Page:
54th Venice Biennale: Bice Curiger (Artistic Director)

Dayanita Singh – From “File Room” (2011), pigment print, 60 x 60cm. Courtesy the artist, Frith Street Gallery, London, and Nature Morte, New Delhi.

The artistic director of the 54th Venice Biennale, Bice Curiger is curator of Kunsthaus Zürich, co-founder and editor-in-chief of Parkett and publishing director of Tate Etc. She has organized monographic exhibitions for artists including Meret Oppenheim, Martin Kippenberger, Sigmar Polke, Fischli/Weiss and Katharina Fritsch. ART iT corresponded with her to discuss the context behind her exhibition for the Biennale, “ILLUMInations.”


ART iT: While many critiques of the Venice Biennale focus on the perceived anachronism of the national pavilions, in such a context the artistic director’s exhibition can also be problematic. Is it a referendum on the state of international contemporary art, or intended only as a thematic counterpoint to the national presentations? In organizing “ILLUMInations,” have you given any consideration to the identity of the artistic director’s exhibition in relation to the overall Biennale format?

BC: With this year’s Biennale I want to show the audience where art has come today: art must be an instrument of thought and illumination, but it also has to defend its specificity. Nowadays we don’t have to fight to make contemporary art popular. On the contrary, maybe we have to fight to protect art, to preserve it from vulgarization. We have to keep art popular without destroying its complexity. I’ve always been fascinated by this peculiar structure, since my first visit in 1980. I think national pavilions are what make the Venice Biennale so unique. I don’t mean to be conservative: the history of pavilions is a sign of the countries’ desire to participate in an international exchange, a way to highlight cultural developments in a globalized context. I see the Biennale as a sort of borderless map – you can move around without a definite goal.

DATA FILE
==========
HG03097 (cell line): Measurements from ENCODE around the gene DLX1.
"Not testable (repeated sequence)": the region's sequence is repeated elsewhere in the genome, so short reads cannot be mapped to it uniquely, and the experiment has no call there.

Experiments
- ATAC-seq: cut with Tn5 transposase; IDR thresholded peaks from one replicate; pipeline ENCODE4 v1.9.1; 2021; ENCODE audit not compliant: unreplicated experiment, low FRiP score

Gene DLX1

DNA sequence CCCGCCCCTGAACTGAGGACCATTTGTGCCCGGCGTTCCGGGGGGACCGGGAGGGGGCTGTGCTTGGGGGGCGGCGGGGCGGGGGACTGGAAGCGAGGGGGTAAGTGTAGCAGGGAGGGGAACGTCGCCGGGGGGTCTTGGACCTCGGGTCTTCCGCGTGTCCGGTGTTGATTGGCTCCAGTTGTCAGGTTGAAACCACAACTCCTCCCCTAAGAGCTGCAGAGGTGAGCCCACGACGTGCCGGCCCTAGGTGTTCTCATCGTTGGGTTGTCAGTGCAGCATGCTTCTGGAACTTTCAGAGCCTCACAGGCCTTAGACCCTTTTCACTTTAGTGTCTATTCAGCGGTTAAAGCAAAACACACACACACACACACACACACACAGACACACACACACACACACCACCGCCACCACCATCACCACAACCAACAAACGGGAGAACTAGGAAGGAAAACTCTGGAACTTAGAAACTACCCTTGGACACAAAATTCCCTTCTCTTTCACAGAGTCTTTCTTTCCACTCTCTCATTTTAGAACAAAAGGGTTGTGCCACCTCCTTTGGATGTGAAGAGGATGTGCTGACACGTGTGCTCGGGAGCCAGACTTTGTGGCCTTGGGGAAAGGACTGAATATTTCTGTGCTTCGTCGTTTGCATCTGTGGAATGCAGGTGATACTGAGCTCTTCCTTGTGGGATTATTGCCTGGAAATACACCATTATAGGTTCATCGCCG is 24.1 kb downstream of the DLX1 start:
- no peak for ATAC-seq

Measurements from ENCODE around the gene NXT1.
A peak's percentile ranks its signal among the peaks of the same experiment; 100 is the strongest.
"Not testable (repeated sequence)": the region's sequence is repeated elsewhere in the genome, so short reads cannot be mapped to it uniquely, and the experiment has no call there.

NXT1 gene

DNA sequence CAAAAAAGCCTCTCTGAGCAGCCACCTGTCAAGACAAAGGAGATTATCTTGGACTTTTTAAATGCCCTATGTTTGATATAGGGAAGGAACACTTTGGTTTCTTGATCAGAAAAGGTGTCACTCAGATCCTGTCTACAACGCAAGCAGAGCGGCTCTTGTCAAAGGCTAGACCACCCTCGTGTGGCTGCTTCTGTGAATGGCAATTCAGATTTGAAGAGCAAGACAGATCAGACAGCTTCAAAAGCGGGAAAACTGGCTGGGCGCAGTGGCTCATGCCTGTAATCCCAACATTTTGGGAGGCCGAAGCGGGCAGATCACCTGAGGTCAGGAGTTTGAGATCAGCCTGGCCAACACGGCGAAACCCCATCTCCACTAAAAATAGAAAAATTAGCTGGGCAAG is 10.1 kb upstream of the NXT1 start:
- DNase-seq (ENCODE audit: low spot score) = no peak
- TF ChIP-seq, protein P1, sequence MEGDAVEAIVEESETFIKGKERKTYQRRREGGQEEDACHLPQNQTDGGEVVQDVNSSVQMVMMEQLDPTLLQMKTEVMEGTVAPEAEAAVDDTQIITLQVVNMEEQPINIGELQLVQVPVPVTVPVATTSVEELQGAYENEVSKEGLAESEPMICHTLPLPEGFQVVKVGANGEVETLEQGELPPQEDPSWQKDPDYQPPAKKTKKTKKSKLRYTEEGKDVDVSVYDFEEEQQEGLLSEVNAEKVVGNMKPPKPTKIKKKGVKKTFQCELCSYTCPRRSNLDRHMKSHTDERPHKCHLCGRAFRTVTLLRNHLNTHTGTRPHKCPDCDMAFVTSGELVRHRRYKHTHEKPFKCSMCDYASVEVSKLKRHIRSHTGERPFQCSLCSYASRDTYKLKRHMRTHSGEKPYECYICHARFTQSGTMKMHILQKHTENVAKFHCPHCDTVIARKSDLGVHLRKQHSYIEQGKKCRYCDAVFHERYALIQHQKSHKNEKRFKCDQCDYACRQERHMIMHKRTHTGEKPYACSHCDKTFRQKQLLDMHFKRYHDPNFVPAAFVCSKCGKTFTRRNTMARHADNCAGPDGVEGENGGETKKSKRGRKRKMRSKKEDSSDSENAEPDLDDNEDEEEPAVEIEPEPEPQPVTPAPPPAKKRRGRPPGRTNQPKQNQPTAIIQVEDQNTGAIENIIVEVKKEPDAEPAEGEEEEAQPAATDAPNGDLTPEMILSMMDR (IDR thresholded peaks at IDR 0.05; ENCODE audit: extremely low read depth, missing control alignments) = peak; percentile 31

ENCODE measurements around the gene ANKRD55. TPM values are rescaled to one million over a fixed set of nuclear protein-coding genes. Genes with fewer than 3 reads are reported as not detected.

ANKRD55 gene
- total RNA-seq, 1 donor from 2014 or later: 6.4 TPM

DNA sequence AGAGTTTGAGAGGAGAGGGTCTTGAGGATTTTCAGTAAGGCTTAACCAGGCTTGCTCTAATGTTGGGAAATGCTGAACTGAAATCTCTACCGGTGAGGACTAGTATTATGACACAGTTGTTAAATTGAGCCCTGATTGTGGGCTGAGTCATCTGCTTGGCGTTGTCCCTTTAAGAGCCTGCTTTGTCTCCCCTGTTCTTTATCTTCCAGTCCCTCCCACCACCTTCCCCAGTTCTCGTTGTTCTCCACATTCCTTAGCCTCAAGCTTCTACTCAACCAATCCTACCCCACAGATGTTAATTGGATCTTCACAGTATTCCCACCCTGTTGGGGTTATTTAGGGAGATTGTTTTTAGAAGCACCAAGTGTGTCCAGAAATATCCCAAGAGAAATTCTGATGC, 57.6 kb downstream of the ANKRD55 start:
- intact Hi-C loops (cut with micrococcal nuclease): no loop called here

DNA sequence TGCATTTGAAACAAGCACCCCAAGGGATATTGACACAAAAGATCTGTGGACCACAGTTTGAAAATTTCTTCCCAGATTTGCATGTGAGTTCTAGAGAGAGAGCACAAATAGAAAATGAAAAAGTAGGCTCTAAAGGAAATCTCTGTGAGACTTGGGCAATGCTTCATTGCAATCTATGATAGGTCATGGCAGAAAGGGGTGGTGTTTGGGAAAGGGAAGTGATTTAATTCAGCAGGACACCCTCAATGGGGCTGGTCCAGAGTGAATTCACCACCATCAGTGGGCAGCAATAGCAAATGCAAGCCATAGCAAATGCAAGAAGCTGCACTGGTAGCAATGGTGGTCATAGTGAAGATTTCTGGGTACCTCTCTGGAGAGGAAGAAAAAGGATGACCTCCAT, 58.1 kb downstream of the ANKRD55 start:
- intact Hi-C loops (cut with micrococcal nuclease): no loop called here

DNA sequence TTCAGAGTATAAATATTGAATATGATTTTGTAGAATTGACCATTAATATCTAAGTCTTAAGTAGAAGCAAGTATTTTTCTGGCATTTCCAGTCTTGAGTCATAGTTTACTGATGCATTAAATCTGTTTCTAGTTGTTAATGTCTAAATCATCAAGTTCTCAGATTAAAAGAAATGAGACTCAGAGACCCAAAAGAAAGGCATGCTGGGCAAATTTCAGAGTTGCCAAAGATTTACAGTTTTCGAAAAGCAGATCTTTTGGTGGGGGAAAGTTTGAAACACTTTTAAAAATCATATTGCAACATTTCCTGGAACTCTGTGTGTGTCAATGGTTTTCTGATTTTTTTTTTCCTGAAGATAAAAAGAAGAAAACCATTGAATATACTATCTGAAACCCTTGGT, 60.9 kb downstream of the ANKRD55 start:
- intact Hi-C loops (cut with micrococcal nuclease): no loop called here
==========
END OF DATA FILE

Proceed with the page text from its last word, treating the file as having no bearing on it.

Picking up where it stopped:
ART iT: “ILLUMInations” features a significant number of young artists who will be receiving their first major international exposure. Was there anything in particular that you looked for in the young artists? On the other hand, does the inclusion of older artists like Guy de Cointet, Lynn Foulkes and Sturtevant – all diverse in their own rights – point to anything that should be reintroduced to or maintained in the contemporary conversation?

BC: The exhibition is primarily focused on artists who are under 35-years-old, whose works I know and appreciate. I wanted to show younger positions to a broader public that may not be familiar with many of these less-established artists. Works from an older generation deserve to be shown because of their highly contemporary character, which still contributes to the artistic discourse.

ART iT: Your exhibition seems to have a relatively large number of participants working with photography – Birdhead, Shannon Ebner, David Goldblatt, Cindy Sherman, Dayanita Singh to name a few. Is this light-based medium a key point of emphasis for you in realizing the theme “ILLUMInations”? Does the selection of artists working with photography take into account the way that digital technology has affected the production and appreciation of photographic images?